Updated: Jul 7, 2020
There are only two inevitable things in life: Change and Thanos.
It’s unlikely that the Mad Titan will be visiting your workplace anytime soon, but change—well, that’s a different story. It can be a frightening experience when it arrives at work, particularly when your staff is firmly entrenched in longtime habits.
That fear can stand in the way of necessary shifts—shifts that can change your company and the lives of your employees for the better. As a leader, you may find yourself confronting the common question: How can you help your employees accept change, and even embrace it, rather than flee it?
The quick answer: Be prepared with a plan.
The slightly longer answer: A plan gives you a map to follow and certain guideposts to hit. It’s both documentation to guide you through change and a way to ensure you and your employees aren’t flying blindly.
A good plan includes the following:
Communication with your employees.
Training for everyone, including yourself.
A scheduled rollout to make the change.
Following up with your staff to see how it’s going.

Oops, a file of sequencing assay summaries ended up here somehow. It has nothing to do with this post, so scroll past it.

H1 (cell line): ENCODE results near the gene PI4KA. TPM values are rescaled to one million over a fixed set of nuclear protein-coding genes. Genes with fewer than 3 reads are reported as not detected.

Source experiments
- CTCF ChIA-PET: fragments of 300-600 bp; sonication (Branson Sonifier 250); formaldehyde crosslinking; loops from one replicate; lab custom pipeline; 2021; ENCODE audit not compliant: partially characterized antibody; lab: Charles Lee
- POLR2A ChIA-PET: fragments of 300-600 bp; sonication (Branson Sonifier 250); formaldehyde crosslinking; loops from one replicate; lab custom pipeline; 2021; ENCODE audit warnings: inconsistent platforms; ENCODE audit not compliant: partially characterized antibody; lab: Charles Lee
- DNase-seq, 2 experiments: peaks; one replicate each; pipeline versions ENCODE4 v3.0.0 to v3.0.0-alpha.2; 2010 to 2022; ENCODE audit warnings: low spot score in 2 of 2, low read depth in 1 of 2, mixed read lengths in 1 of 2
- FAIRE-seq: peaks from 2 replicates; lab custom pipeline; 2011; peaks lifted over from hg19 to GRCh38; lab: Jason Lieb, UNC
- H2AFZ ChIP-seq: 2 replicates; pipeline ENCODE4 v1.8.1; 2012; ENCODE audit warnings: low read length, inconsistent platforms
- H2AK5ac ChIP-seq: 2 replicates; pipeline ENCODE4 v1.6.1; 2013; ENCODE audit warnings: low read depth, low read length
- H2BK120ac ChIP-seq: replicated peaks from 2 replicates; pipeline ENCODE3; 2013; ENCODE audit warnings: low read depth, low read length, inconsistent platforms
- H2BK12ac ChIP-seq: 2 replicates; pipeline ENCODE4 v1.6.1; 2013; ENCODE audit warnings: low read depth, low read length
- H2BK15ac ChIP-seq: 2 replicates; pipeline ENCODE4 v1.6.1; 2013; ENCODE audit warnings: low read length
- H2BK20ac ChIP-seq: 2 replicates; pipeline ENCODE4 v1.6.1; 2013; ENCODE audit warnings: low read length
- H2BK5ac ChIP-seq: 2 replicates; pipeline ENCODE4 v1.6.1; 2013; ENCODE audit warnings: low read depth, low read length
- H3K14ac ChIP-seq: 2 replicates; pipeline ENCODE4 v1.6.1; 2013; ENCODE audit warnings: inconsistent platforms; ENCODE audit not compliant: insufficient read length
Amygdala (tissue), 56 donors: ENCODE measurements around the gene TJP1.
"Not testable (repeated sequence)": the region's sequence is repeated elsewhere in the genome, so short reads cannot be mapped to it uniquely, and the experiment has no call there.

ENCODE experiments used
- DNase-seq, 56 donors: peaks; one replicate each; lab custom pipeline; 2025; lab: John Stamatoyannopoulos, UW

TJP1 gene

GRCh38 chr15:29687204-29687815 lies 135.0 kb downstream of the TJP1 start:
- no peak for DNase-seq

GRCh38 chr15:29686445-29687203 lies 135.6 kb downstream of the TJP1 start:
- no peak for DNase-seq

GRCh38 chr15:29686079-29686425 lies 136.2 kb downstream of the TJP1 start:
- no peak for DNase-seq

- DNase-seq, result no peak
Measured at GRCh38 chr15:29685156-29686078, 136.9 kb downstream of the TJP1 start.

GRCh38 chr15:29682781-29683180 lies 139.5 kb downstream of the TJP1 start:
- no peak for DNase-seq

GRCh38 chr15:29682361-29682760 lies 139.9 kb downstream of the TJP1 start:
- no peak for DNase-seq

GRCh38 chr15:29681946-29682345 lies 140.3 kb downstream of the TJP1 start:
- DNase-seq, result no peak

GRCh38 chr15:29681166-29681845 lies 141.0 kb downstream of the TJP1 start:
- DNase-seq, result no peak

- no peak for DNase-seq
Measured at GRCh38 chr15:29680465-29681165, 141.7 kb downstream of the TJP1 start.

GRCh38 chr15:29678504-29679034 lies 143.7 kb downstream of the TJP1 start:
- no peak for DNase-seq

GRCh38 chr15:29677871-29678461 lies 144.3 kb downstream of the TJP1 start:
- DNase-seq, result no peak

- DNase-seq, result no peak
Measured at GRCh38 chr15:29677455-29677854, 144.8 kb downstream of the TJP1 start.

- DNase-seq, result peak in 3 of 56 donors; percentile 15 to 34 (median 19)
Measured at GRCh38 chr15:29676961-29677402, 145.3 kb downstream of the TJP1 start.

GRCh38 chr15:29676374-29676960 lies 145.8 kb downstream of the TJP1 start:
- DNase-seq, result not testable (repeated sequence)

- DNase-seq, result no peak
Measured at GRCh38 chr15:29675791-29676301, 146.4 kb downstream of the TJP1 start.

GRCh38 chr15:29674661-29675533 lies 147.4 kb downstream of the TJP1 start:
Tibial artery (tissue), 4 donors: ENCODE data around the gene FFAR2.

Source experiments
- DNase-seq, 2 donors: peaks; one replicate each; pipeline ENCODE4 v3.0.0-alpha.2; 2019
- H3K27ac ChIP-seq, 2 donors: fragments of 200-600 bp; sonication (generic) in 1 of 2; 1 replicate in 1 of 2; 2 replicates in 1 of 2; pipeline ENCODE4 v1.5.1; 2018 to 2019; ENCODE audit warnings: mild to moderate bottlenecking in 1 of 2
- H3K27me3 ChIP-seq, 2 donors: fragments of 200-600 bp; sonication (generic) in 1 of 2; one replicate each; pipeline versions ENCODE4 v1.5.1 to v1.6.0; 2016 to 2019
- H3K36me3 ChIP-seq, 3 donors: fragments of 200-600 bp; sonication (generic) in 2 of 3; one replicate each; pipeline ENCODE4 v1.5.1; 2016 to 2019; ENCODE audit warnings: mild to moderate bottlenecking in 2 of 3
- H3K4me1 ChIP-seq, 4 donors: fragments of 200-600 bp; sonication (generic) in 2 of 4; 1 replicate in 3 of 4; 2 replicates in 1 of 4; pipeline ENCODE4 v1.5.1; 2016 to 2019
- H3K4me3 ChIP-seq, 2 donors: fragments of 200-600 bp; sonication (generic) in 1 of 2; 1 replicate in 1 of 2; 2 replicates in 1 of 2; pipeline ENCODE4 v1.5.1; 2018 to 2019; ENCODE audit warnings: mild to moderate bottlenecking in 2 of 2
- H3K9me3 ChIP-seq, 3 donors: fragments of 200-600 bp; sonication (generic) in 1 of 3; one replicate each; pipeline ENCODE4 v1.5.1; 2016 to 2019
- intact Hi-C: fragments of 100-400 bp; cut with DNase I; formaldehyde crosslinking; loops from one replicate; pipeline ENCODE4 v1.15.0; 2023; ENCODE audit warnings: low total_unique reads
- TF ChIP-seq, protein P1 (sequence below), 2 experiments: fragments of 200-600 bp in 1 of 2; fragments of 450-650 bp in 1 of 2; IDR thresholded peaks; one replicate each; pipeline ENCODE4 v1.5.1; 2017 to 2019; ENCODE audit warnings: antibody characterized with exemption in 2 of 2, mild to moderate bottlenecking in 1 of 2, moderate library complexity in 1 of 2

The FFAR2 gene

Ready? Let’s get started.
Creating a plan: Where to start?
A well-crafted plan isn’t just a handful of steps; it’s a living document that evolves as your circumstances change. It lays out the guidelines for how you’ll enact a particular change, as well as a timeline for doing so. Good plans also cover potential roadblocks and any evasive maneuvers you may end up taking to face those.
In short, it’s your best tool to soothe any fears your employees may voice.
This plan isn’t going to be something you just stash into your desk and forget about, either. Share it with everyone who will be affected by the change, whether it’s one department or the entire company.
Pro tip: Don’t just announce a change is coming and then just expect it to happen. Sit down with the rest of your leadership team—and possibly some of your managers—and craft a plan that covers training as well as implementation.
But wait, what if you aren’t a great planner?
Here’s a cheat code: hire outside help if you need to.
You don’t need to reinvent the wheel. Some departments and firms specialize in helping companies create and implement change, and they can contribute frameworks and even training templates to your cause. If you don’t have a dedicated change department within your company, this may be the time to pull in some outside help.
Communicate with your staff: "Why do we need to change?"
You could say, “We’re making this change” and expect your employees to follow suit...but that cuts them out of much of the process. Open a conversation in person or via video chat, if possible, or by email. Acknowledge the old way of doing things and recount any successes and challenges you had with it.